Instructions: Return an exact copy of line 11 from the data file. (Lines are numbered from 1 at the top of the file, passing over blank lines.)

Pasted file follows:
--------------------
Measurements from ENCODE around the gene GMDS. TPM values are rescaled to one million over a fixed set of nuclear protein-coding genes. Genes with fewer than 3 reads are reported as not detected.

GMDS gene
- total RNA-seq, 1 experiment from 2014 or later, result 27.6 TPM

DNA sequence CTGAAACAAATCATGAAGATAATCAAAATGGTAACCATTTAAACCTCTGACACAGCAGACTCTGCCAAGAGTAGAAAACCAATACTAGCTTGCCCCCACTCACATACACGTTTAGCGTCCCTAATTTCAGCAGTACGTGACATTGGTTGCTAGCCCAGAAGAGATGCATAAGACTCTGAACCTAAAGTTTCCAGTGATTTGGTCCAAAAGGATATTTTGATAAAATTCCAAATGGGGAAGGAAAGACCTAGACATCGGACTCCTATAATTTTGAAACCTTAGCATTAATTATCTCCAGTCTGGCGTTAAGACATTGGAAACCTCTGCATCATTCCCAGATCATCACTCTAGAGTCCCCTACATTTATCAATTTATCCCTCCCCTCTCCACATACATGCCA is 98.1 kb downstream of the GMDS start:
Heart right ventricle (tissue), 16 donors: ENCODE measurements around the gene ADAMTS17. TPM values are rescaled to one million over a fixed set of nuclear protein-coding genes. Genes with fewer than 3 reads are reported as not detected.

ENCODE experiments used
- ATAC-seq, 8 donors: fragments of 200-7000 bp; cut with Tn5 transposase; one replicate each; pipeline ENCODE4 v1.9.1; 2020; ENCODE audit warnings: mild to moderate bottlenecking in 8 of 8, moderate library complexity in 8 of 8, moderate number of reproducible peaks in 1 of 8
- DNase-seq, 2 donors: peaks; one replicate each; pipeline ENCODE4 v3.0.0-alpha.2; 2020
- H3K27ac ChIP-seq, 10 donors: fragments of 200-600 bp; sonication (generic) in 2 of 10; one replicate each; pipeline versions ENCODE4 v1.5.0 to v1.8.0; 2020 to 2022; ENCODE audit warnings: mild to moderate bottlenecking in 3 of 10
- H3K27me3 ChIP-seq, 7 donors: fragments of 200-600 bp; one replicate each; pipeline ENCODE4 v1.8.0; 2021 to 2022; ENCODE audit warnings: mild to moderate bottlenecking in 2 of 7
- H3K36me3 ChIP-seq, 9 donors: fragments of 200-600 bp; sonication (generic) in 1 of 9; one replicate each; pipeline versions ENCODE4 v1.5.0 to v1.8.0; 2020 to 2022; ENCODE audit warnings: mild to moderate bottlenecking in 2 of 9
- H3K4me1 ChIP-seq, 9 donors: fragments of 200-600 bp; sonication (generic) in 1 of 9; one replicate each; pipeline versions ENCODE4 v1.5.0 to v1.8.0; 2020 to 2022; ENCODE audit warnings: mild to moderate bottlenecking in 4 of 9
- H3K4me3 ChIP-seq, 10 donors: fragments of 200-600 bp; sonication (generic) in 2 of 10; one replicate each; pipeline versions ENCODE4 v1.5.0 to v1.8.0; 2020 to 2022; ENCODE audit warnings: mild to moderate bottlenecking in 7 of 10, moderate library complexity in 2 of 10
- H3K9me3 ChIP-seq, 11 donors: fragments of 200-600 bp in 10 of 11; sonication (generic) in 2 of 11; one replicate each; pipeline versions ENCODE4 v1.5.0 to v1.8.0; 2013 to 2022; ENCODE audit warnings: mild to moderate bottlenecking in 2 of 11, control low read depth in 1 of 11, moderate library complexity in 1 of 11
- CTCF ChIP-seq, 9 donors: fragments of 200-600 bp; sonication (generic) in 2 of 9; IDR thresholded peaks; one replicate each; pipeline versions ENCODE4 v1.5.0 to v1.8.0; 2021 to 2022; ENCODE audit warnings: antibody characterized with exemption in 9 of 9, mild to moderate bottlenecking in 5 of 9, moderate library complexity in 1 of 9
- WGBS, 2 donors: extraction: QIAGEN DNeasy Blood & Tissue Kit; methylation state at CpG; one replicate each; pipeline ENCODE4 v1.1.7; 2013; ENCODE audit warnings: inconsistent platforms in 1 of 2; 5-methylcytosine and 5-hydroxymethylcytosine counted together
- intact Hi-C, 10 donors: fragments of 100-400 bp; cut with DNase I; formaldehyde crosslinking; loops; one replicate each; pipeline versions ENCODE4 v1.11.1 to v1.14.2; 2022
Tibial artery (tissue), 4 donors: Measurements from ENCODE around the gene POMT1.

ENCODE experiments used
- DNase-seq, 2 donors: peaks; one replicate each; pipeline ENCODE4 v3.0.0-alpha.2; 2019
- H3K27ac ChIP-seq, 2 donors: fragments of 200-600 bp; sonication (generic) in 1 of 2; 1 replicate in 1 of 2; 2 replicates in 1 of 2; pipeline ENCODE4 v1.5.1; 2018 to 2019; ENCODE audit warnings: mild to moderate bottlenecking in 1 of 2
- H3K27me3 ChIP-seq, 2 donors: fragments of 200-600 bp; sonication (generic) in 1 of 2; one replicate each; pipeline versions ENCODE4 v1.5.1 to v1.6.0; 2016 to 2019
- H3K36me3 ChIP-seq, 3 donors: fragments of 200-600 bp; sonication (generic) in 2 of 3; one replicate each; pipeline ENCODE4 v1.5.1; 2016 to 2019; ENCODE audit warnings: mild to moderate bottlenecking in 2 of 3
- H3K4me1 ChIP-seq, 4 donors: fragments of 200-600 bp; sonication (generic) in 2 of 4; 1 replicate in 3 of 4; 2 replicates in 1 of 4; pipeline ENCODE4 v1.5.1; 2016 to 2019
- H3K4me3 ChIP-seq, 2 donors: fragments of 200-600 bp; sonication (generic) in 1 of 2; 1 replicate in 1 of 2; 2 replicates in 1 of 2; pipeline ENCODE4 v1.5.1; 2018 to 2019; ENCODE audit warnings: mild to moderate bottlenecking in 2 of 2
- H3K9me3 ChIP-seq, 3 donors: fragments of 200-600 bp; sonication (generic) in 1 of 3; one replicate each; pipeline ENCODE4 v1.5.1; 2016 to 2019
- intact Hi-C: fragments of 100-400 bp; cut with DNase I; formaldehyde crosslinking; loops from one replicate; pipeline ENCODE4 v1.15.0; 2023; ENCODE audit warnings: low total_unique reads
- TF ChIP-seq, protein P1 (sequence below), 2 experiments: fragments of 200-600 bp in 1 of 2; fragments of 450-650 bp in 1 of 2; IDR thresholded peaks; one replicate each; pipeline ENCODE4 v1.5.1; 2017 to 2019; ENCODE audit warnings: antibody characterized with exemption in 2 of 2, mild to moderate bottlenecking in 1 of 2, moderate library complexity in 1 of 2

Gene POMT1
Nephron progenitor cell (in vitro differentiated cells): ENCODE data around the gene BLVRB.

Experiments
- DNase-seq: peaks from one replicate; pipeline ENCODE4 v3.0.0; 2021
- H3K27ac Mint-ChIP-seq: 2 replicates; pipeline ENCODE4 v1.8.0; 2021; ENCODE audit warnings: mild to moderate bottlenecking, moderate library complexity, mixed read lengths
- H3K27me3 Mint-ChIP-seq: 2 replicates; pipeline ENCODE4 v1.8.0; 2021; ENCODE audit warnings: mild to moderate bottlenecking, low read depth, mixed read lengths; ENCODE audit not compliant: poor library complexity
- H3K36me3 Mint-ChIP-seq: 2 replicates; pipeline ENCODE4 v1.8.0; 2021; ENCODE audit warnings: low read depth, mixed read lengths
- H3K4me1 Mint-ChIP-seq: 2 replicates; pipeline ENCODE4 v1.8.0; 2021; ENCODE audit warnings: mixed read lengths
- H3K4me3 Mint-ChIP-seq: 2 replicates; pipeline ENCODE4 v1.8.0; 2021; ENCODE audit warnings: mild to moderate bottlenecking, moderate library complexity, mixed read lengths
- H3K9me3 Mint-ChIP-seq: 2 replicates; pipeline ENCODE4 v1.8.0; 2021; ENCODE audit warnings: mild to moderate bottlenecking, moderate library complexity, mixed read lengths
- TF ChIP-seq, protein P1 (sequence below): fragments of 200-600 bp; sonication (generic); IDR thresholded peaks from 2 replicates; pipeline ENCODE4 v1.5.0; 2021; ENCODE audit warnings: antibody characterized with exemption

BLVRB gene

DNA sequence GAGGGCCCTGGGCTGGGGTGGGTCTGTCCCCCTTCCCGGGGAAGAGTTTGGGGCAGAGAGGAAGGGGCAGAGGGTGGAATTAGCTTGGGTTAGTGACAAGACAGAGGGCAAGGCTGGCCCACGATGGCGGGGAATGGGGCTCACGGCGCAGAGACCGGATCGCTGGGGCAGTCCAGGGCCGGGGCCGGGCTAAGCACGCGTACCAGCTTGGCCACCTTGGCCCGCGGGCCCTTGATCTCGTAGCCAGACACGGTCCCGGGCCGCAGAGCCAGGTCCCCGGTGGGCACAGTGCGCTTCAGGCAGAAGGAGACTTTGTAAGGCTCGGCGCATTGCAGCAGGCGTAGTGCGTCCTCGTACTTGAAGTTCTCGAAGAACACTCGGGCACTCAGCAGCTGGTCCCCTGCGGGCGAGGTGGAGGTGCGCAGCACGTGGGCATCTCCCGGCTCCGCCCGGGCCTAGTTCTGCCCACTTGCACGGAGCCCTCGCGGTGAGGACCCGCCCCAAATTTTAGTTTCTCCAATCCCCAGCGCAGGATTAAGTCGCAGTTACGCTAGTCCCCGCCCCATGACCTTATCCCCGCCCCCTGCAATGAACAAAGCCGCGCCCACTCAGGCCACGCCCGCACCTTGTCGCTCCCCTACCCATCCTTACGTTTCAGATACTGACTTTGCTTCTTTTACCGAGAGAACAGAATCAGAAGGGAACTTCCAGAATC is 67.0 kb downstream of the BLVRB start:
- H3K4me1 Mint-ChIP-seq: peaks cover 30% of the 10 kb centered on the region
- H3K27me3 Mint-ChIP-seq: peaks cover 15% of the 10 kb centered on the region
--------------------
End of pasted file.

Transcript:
- H3K36me3 ChIP-seq, 9 donors: fragments of 200-600 bp; sonication (generic) in 1 of 9; one replicate each; pipeline versions ENCODE4 v1.5.0 to v1.8.0; 2020 to 2022; ENCODE audit warnings: mild to moderate bottlenecking in 2 of 9